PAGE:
More North Texas cities signing on for Text-to-911
Tanya Eiserer, WFAA
February 3, 2015
SEAGOVILLE — Last week in Seagoville, a woman who needed help didn’t call anyone. She simply texted the word “HELP” to 911.
The reply was immediate: “Seagoville Police Department, what is your emergency?”
Through a text message, the woman explained her boyfriend was screaming. She had locked herself in the bathroom. She feared for her life.
“Because he might hit me,” she said in one text. “He has before.”
“She didn’t want the other party to know that she was calling 911 dispatch,” explained Christine Dykes, Seagoville police support services manager. “We sent police officers out there before the person was even aware that she had communicated with the police department. That saves time, and that actually saves lives.”
Right now, McKinney, Allen, Frisco, as well as several cities in Kaufman and Ellis counties all have what’s called the Text-to-911 service. Dallas and Plano are working on it.
Last year, the Federal Communications Commission imposed a rule that ordered all wireless carriers to make sure their phones had the ability to send emergency text messages. The FCC requires carriers to also provide a bounce-back message if someone texts 911 and the service isn’t available in that area.
“When you take a look at the number of 911 calls coming into a 911 center, about 70 percent of those — and in some cases more — are from wireless devices, so it only makes common sense,” said Brian Fontes, chief executive officer of the National Emergency Number Association. “It will save lives, just on probability alone.”
He said it’s for sure a life saver for the 42 million Americans who are deaf, hard of hearing, or speech-impaired.
In Balch Springs, police are happy to say they have just come online.
“We’re trying to get the word out to the public that we have this available,” said Lt. Mark Maret, the department’s spokesman.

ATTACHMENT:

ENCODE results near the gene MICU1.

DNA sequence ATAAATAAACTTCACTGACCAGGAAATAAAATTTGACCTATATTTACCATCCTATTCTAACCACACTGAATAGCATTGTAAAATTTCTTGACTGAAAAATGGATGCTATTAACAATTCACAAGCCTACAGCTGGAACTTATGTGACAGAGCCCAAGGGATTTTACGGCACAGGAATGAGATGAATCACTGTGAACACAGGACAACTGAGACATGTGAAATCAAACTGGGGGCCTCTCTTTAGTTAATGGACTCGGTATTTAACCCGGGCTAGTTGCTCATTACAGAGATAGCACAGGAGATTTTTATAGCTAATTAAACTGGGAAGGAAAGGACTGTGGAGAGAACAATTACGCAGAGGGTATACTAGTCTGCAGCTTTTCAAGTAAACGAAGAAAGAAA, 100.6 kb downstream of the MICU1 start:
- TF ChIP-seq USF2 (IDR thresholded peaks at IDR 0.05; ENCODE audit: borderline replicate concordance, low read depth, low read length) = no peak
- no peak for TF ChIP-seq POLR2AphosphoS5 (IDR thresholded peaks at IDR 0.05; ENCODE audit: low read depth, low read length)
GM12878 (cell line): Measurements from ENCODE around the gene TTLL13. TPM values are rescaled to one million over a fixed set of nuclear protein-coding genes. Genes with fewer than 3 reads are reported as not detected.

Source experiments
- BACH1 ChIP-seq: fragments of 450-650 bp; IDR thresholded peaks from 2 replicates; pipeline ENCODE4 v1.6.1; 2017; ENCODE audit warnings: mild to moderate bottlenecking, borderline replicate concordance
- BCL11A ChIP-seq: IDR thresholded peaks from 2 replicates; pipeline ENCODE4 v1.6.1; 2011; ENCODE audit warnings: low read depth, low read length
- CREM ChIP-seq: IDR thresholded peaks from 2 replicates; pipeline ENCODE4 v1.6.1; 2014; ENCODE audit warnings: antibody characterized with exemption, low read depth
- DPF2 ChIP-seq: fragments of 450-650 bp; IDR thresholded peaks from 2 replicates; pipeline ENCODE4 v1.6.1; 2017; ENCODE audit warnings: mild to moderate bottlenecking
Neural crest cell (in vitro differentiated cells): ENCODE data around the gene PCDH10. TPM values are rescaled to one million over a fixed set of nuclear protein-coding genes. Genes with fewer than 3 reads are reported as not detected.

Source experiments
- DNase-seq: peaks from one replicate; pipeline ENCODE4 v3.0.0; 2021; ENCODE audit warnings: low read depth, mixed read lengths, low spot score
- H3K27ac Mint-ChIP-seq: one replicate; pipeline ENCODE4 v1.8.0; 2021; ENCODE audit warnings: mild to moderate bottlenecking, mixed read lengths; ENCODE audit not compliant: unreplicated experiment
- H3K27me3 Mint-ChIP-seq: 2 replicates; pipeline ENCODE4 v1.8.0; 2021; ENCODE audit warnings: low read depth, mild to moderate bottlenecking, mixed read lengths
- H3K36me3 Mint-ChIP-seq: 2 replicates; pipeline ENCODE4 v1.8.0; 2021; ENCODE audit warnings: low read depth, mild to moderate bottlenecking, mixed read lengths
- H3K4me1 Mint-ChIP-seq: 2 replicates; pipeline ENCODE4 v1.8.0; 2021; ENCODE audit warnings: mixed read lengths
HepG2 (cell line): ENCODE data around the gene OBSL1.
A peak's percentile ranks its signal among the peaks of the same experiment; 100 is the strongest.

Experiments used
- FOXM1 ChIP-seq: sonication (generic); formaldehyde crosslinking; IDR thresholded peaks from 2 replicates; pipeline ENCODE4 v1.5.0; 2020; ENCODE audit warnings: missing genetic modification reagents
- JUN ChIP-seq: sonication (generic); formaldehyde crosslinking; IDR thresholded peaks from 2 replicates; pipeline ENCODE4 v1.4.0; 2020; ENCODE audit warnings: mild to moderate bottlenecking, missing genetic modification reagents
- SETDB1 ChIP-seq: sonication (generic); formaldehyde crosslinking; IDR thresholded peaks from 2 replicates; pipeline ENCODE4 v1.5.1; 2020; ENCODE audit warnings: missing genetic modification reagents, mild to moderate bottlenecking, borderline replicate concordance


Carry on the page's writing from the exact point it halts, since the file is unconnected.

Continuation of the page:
Officials believe the Text-to-911 service has the potential to save lives, particularly in situations where perhaps someone has broken in and the homeowner is hiding from an intruder and can’t safely make a phone call.
The system includes a template that makes it easy for 911 operators to quickly respond with messages like “Get out now” and “Are there weapons?”
“If you need us and you do text us, one of the first things you need to text us is where you are, so we can go straight to where you are,” Maret explained.
Officials advise people using Text-to-911 not to text and drive. They also advise against using abbreviations when texting to 911.
Seagoville began offering the service last summer. One of the department’s first 911 texts was from a Spanish speaker.
“Our dispatcher immediately went on Google translate and was able to translate the text message and was able to send police officers out there,” she said.
That, too, was a family violence related type situation, Dykes said.
In last week’s incident, Dykes said police arrived before any violence occurred. The man was taken into custody on outstanding warrants.
Dykes said she spoke with the woman afterward. She said the woman believed the service had potentially saved her life.
“She was thankful,” Dykes said.
Seagoville police say they have not have had a problem with people using text messaging to report fake emergencies. And if someone does, the law provides criminal penalties for abusing the 911 system.